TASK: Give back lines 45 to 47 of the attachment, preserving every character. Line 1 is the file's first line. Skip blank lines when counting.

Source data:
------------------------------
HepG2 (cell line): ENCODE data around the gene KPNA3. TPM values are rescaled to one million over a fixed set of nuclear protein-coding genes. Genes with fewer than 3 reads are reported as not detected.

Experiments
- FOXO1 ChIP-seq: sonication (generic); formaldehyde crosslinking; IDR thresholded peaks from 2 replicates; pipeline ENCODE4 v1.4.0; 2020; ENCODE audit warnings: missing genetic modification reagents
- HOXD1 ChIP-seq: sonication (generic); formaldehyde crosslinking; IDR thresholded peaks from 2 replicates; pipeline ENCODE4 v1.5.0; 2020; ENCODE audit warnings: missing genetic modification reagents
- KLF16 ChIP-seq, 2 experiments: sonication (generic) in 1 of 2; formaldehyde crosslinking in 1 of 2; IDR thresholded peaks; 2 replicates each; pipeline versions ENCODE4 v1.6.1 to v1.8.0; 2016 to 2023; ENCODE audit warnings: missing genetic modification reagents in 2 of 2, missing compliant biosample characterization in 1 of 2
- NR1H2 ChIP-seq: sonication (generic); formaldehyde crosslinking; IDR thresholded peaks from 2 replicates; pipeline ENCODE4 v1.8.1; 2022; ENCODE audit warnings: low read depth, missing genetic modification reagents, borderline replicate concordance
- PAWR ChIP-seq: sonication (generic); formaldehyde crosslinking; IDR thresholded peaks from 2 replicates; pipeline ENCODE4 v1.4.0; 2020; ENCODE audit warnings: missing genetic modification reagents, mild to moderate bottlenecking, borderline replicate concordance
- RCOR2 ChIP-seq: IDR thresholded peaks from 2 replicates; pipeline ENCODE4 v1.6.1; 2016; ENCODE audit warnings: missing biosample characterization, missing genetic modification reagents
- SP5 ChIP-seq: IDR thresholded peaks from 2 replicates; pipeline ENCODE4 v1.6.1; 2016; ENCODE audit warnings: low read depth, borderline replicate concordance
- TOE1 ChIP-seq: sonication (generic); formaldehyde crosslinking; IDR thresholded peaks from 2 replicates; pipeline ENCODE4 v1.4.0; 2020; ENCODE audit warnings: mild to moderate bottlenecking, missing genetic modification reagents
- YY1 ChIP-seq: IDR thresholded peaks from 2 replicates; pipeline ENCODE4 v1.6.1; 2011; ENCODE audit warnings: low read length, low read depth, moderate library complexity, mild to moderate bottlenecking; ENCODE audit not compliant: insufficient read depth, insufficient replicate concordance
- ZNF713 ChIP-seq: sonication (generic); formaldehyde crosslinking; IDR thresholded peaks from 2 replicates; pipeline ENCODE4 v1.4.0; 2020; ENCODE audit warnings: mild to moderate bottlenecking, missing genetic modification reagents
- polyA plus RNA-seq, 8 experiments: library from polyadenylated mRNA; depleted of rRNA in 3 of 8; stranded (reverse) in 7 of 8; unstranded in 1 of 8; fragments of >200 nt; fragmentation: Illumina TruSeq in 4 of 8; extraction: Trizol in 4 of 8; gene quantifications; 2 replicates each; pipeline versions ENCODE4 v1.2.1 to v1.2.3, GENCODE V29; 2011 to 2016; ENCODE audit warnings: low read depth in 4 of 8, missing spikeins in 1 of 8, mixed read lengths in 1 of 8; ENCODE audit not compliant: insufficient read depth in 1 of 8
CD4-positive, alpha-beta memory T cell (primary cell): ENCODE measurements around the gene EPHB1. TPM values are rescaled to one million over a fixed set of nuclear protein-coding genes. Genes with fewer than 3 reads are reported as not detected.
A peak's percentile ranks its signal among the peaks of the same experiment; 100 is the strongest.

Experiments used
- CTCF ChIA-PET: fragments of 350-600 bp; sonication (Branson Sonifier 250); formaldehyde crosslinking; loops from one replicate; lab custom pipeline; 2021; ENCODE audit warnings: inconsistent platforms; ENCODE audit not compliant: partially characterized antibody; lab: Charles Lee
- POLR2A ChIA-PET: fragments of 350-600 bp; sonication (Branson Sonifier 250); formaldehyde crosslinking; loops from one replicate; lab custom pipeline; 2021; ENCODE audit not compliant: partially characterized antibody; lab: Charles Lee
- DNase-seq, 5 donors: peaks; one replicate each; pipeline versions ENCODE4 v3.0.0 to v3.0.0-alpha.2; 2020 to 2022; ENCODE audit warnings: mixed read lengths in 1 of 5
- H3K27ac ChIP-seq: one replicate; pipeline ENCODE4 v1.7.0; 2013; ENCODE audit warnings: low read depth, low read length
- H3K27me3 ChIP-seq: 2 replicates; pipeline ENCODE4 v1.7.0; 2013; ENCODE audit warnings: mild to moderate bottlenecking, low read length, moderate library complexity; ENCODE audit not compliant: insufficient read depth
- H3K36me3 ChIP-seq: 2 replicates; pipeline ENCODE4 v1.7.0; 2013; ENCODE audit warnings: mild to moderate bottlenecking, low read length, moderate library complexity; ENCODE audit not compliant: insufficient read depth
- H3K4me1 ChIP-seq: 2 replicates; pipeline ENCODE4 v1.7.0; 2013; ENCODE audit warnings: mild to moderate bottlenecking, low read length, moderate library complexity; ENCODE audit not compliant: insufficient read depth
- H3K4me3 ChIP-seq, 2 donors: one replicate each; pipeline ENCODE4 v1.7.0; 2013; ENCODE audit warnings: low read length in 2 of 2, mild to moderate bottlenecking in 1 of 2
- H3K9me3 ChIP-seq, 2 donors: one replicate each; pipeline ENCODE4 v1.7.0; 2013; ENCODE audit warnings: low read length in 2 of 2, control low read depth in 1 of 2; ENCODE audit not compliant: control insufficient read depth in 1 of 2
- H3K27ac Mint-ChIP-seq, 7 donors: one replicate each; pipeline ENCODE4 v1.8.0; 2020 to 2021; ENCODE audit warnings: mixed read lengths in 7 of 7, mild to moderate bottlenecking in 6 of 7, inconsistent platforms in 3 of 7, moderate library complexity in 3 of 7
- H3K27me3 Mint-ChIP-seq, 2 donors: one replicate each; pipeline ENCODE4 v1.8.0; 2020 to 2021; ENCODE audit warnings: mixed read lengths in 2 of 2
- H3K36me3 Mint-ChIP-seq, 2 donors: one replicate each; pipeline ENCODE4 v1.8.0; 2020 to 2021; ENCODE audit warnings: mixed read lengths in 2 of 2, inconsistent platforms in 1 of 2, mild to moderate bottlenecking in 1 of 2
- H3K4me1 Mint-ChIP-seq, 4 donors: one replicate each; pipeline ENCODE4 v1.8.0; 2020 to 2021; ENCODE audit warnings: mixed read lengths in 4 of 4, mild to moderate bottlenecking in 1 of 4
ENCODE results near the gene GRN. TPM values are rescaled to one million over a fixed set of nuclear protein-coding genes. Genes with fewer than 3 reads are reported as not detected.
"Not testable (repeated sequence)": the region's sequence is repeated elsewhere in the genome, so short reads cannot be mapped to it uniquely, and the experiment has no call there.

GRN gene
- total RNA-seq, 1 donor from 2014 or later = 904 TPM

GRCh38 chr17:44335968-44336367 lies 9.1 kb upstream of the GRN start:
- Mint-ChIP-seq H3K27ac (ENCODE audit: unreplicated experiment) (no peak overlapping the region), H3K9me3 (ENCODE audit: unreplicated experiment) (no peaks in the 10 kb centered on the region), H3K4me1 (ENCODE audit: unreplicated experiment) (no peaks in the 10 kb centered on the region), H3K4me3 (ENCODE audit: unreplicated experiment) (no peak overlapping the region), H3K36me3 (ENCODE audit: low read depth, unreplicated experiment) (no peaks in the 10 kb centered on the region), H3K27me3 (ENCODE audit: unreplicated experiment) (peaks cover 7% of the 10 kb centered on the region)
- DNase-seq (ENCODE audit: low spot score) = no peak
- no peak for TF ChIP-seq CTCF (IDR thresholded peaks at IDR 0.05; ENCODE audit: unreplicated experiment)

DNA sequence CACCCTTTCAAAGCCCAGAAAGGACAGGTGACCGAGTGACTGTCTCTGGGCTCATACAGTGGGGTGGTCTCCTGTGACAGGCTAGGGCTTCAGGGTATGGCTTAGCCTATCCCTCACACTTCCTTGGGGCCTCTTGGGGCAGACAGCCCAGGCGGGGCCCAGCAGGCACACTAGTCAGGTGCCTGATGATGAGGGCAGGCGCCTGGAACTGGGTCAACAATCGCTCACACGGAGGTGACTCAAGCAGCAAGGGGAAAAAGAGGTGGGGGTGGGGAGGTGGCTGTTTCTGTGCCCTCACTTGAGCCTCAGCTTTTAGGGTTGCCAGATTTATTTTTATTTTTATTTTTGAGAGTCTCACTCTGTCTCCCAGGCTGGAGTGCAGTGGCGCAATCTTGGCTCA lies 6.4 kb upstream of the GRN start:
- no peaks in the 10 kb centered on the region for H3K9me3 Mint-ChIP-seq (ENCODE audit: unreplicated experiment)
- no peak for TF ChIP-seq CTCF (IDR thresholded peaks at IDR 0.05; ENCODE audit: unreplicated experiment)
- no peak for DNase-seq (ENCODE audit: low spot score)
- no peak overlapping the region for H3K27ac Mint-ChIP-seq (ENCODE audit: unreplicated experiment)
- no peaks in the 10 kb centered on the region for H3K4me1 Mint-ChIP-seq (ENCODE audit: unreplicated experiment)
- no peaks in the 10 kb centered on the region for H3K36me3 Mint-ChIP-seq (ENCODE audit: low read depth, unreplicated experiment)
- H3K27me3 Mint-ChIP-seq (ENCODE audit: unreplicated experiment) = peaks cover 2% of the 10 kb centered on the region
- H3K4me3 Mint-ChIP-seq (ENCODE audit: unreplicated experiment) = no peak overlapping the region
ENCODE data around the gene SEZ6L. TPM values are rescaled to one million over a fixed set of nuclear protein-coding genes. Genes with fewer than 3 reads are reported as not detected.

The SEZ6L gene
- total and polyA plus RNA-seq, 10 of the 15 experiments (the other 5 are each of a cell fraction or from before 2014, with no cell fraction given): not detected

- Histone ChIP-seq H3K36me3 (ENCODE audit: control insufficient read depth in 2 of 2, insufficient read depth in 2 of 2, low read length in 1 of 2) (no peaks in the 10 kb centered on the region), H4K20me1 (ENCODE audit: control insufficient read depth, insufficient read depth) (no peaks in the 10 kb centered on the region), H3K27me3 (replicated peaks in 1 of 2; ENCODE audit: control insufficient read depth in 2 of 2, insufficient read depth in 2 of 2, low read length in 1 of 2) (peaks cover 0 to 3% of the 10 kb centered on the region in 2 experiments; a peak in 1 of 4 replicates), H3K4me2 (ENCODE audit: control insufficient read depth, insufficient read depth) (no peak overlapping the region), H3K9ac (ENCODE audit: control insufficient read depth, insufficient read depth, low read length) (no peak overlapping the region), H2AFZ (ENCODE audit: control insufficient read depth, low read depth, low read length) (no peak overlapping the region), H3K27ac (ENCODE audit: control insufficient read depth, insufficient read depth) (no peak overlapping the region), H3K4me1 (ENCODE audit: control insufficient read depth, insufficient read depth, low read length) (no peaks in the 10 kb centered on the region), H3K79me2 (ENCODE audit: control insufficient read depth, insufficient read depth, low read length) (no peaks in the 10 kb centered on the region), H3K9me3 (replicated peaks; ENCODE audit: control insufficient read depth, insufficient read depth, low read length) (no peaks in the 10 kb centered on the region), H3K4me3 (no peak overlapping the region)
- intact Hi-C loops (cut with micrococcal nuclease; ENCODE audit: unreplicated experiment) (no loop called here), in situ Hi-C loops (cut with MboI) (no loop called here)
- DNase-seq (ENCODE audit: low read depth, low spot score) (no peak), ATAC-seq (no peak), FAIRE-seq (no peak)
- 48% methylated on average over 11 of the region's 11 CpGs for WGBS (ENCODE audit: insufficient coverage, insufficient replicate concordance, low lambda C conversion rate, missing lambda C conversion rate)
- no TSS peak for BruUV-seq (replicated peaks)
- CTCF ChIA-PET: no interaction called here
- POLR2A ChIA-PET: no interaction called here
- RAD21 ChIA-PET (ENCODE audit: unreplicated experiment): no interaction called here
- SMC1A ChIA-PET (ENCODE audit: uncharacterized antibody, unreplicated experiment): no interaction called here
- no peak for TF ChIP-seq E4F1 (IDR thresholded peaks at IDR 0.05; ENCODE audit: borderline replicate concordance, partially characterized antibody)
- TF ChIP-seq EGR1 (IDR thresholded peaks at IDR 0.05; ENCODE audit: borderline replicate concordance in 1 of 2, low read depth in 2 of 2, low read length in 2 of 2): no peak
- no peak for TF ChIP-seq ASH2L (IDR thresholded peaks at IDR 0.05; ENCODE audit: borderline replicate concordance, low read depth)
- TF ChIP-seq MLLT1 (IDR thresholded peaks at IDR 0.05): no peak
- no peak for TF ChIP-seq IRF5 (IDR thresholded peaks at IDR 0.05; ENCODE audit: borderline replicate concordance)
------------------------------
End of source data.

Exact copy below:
- H3K27me3 Mint-ChIP-seq (ENCODE audit: unreplicated experiment) = peaks cover 2% of the 10 kb centered on the region
- H3K4me3 Mint-ChIP-seq (ENCODE audit: unreplicated experiment) = no peak overlapping the region
ENCODE data around the gene SEZ6L. TPM values are rescaled to one million over a fixed set of nuclear protein-coding genes. Genes with fewer than 3 reads are reported as not detected.